Bioenergy Education: A Curriculum Framework and Interdisciplinary Minor Public Deposited

http://ir.library.oregonstate.edu/concern/graduate_thesis_or_dissertations/vd66w4993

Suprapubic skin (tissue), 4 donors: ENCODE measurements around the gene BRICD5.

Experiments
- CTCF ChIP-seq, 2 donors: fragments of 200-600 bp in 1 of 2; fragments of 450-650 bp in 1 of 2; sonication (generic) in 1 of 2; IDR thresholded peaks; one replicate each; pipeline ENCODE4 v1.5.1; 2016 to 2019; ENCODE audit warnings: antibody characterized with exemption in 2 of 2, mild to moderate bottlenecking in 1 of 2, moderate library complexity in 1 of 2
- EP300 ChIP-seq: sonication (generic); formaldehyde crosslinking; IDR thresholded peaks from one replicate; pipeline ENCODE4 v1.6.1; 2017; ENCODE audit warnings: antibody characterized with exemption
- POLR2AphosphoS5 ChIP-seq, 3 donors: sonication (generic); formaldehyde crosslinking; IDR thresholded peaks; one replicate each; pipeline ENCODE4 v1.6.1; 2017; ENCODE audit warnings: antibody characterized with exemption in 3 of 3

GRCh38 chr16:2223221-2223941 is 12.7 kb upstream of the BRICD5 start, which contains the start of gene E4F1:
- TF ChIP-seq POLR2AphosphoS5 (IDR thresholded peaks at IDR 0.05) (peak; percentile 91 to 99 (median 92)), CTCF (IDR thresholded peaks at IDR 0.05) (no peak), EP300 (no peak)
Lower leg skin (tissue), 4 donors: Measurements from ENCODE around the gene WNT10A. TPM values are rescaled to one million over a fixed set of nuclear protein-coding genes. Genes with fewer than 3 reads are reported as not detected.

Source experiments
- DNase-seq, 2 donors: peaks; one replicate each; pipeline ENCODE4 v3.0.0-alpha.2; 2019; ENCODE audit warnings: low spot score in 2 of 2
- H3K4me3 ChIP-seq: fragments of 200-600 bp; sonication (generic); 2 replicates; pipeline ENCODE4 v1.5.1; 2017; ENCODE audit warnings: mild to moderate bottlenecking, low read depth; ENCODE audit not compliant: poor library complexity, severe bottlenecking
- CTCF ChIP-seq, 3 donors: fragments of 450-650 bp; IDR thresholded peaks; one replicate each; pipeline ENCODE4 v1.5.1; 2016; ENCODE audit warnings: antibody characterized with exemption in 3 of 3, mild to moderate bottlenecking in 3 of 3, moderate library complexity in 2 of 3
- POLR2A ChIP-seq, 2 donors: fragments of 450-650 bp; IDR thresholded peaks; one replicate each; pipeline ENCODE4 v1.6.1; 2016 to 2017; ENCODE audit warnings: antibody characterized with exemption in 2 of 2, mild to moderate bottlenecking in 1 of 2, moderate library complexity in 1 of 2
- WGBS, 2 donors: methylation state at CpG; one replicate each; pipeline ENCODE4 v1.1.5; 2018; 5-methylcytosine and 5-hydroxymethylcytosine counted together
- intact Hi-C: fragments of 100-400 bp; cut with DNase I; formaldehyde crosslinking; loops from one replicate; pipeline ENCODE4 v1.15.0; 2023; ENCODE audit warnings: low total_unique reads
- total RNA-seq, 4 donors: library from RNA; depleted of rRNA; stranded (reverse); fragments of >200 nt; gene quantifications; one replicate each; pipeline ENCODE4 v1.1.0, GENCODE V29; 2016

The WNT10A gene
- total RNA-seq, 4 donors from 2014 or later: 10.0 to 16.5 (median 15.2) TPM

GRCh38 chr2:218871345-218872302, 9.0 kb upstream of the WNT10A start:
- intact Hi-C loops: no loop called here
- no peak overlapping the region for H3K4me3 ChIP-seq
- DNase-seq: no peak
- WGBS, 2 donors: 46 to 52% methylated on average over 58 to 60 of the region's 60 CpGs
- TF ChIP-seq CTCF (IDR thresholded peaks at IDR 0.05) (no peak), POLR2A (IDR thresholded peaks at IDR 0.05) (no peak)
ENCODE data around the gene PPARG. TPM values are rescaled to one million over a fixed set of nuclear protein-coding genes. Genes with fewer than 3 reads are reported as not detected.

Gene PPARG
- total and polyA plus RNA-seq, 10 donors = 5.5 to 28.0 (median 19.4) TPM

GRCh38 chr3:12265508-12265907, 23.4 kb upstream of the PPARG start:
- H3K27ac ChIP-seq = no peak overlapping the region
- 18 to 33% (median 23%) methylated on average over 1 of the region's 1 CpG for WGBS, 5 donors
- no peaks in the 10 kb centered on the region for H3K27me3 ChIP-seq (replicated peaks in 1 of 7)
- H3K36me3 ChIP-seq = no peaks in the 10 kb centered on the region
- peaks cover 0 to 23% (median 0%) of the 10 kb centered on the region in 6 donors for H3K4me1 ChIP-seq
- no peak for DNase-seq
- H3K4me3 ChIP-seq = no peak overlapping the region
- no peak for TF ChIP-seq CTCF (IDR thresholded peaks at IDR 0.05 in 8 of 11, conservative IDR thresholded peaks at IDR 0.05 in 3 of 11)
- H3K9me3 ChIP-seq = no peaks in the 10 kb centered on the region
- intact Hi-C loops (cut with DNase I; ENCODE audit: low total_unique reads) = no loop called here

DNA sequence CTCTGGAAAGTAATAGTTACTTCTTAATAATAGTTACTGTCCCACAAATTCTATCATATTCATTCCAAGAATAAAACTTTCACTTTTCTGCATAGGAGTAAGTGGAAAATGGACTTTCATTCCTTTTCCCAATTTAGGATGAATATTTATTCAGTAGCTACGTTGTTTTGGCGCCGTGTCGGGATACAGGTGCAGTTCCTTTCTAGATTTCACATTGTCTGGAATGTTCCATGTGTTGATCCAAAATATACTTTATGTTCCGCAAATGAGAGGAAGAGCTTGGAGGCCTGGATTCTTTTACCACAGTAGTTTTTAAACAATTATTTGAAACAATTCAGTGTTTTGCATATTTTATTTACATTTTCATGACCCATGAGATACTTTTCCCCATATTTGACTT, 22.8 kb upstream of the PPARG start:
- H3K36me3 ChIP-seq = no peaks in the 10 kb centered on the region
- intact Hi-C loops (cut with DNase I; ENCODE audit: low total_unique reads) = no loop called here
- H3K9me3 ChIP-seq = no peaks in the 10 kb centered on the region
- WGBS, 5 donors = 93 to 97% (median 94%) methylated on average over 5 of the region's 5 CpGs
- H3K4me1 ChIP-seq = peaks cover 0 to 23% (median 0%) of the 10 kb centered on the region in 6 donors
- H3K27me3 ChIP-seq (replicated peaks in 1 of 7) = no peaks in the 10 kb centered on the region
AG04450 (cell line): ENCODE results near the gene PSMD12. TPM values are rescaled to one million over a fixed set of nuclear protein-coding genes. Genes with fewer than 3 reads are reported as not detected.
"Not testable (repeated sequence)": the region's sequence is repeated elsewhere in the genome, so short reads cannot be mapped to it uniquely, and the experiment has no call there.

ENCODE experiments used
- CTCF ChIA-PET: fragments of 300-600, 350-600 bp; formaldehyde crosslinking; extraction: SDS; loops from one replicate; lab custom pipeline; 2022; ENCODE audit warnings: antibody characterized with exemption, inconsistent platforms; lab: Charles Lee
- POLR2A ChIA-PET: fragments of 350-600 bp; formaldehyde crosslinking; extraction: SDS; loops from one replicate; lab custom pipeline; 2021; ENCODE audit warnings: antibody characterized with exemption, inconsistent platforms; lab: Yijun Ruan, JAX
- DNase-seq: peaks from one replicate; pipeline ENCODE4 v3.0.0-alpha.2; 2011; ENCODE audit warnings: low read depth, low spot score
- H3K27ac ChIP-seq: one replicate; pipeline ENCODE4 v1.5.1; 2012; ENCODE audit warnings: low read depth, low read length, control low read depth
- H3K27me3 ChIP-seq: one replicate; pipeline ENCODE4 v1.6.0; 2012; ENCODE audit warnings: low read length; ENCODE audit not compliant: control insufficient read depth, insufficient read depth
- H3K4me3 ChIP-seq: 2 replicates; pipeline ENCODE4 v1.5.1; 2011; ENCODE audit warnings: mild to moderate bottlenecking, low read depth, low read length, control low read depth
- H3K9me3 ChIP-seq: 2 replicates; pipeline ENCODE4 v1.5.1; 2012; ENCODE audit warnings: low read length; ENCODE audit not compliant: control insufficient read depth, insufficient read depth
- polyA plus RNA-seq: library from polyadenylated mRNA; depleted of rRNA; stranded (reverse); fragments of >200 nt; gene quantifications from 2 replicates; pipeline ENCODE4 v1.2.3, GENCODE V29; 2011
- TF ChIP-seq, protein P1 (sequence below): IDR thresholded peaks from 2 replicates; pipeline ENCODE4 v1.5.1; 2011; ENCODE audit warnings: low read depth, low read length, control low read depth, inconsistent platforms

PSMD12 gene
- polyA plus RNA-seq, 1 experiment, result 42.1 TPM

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  • Bioenergy is a rapidly growing subsector of the emerging global bioeconomy, with the potential to create a substantial number of jobs and mitigate climate change. In order to develop bioenergy into a viable industry, capable of providing valuable energy and employment, there is an immediate need for a skilled workforce prepared for the impending challenges of this interdisciplinary field. However, programs providing training for these positions are limited, and there is currently a lack of research-based guidance for the creation of new educational programs. To meet this need, it is necessary to identify and prioritize the topics that should be included in a college-level bioenergy curriculum and determine best practices for bioenergy education. In order to gain insight into expert and academia priorities and how they can be applied in an academic program, two Delphi studies, combined with a case study of an existing minor degree program at Oregon State University, were implemented. During the first Delphi study, an iterative, mixed-methods approach used to reach group consensus, 12 bioenergy experts in both educational and employment sectors provided open-ended responses to the following question: Keeping in mind the future of a commercial bioenergy industry, what content knowledge should a student have upon completion of a college-level bioenergy curriculum? Responses were qualitatively coded into themes, and experts were asked to rate the importance of each theme using a five-point Likert-type scale during two subsequent rounds. The final round resulted in the following 13 themes, listed in order of importance: Energy Basics, Types of Bioenergy, Environmental Impacts (including Life Cycle Analysis), Current Technologies, Societal Issues, Logistics, Policy, Biomass Composition, Non-Bioenergy-Specific Fundamentals, Biomass Production, Conversions, Bioenergy Market, and Business-Related Knowledge. The second, two-round, modified Delphi study asked 47 experts to use the same scale to rate these 13 themes, and they were welcome to suggest additional items, resulting in the addition of Bioproducts. Academia and industry responses were then compared, which revealed that their priorities were well aligned. Alumni interviews and current student surveys were conducted to evaluate the bioenergy minor at OSU. Analysis of these responses provided input from the students’ perspective. Findings indicated that students value the required research experience and the interdisciplinary nature of the minor degree, among other qualities of the program. Bioenergy is an interdisciplinary, complex, and evolving field. The Delphi studies distilled numerous technologies and associated topics into a college-level curriculum framework, while the case study examined an existing minor degree program and illustrated how the program has transformed based on student feedback. Results are intended to bolster emerging bioenergy training programs to meet the needs of future employers. The combination of methods provided a curriculum framework and example of an existing program, both of which may be adapted for region-specific technologies to support a forthcoming bio-based economy.
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